S & a REALTY COMPANY v. Hilburn

Annotate this Case

249 So. 2d 379 (1971)

S & a REALTY COMPANY, a Corporation, Complainant/Appellant, v. L.B. HILBURN and Wife, Jane B. Hilburn, Defendants/Appellees.

No. 46274.

Supreme Court of Mississippi.

June 14, 1971.

*380 Wells, Wells, Marble & Hurst, Jackson, for complainant-appellant.

L. Breland Hilburn, Jackson, for defendants-appellees.


This appeal is from a final decree of the Chancery Court of Madison County which sustained a motion by L.B. Hilburn and his wife to dismiss the bill of complaint of S & A Realty Company for specific performance of a contract. The basis of the motion was that the complainant, a foreign corporation, was transacting business within the state, but had not qualified so to do, and was therefore barred from maintaining a suit in the courts of this state.

S & A Realty Company, a lessee of the Hilburns, filed its bill for specific performance of a lease contract which was executed on January 10, 1952, on certain lands in Madison County. The lease was for a span of ten years with an option to renew for an additional ten years and in the event of renewal the lessee was thereby granted an option to purchase the property. The lessee alleges that it had complied with all provisions of the lease and has now offered to exercise its option to purchase, but that the lessors, appellees, have refused to comply with the contract. This refusal precipitated this suit.

The lessors filed a sworn motion to dismiss the bill. It states:

(1) That the S & A Realty Co., successor to the Alvin Siteman, Inc., was present in the State of Mississippi and was doing and transacting business by virtue of the performance of the following acts to-wit: (A) The leasing of real property located in Madison County, Mississippi, said lease being finally executed and given force and effect within the state of Mississippi on 17th (sic) day of January, 1952. (B) An agreement to construct a service station upon the property of the Defendants and the subsequent construction of said service station by lessor or its agent or agents acting for its principal. (C) The maintaining and operating of the service station from date of construction until the present date either by lessee or by its agent or agents. (D) The agreement to pay and the payment of $1200.00 annual rent in monthly installments to lessor for 10 years and lessee paying $125.00 per month upon releasing all being a continuing obligation to be performed by lessee and now being performed by lessee. (E) The performance of acts and transaction which are pursuant to the very purpose of the corporation's existence *381 and not acts incidental to its purpose. (F) The presence of the corporation within the state in an effort to purchase and hold real property in fee simple in the corporate name, also pursuant to the purpose of the corporation. (G) Other matter to be shown upon hearing. (2) That the S & A Realty Company was formerly the Alvin Siteman, Inc. and that said Alvin Siteman, Inc., a Missouri Corporation, is not qualified to transact or do business in the State of Mississippi in that it has no Certificate of Authority pursuant to Section 5309-239 and that said Alvin Siteman, Inc. or S & A Realty Company is not authorized to transact business in this State pursuant to its purpose of incorporation.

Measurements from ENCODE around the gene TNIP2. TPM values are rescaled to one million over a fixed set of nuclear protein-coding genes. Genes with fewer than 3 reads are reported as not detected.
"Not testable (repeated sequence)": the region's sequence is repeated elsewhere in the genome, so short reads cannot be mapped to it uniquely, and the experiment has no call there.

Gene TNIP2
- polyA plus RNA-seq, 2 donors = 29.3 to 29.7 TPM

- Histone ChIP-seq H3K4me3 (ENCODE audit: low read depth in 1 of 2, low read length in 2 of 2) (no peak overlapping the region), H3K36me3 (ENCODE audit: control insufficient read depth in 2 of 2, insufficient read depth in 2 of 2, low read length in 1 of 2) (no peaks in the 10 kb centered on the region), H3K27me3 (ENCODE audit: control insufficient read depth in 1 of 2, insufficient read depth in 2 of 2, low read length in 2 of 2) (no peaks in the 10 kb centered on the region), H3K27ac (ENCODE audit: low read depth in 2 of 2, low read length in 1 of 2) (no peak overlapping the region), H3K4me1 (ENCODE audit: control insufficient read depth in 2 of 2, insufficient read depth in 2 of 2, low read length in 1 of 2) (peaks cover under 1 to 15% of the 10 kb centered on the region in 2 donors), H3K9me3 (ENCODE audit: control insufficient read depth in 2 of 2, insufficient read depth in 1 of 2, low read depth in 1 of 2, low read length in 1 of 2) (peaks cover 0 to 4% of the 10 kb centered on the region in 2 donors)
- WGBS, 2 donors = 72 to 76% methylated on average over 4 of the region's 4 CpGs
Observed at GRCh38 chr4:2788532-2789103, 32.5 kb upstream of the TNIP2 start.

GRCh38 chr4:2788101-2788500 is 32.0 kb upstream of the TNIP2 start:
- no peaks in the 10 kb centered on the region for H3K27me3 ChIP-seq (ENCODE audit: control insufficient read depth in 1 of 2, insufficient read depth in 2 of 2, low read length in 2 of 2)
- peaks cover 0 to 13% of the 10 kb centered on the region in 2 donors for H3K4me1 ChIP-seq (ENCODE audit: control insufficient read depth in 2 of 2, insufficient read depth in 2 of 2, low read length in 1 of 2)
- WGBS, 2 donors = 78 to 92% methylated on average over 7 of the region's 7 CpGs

Whereupon, the appellant, S & A Realty Company, filed an affidavit contra to the motion to dismiss. It provides in short:

The principal executive offices and place of business of S & A Realty Company, formerly of Alvin Siteman, Inc., is the County of St. Louis, State of Missouri. That said corporation was formerly named Alvin Siteman, Inc., but by change of name it is now S & A Realty Company. That said corporation is not and has never been qualified to do business in the State of Mississippi. That the only asset that it has in the State of Mississippi, is a lease on the land that is the subject of this lawsuit, under which lease it has sub-leased said property to Rainbow Oil Company, which company operates a service station thereon. * * *

The trial consisted of the introduction of certificates of the Secretary of State which indicate that Alvin Siteman, Inc. and S & A Realty Company, a Missouri corporation, had not qualified to do business within this state. A certificate and articles of incorporation of the S & A Realty Company of St. Louis, Missouri, were introduced, as was a certificate of amendment, indicating that the name of the corporation had been changed from Alvin Siteman, Inc. to S & A Realty Company. The lease between the parties was introduced as was a certificate of incorporation of Rainbow Oil Company, a Mississippi corporation.

The pleadings, including the sworn motion and counter-affidavit and the exhibits, compose the record on appeal. There was no oral testimony for the Court to consider.

The sole question before the trial court, and which is now before this Court, is whether the complainant, a foreign corporation, was "doing business" within this state without qualifying as required by Mississippi Code 1942 Annotated section 5309-239 (Supp. 1970) so that the courts of this state are barred to it as a party complainant.

In Davis-Wood Lumber Co. v. Ladner, 210 Miss. 863, 877-878, 50 So. 2d 615, 620-621 (1951), we stated: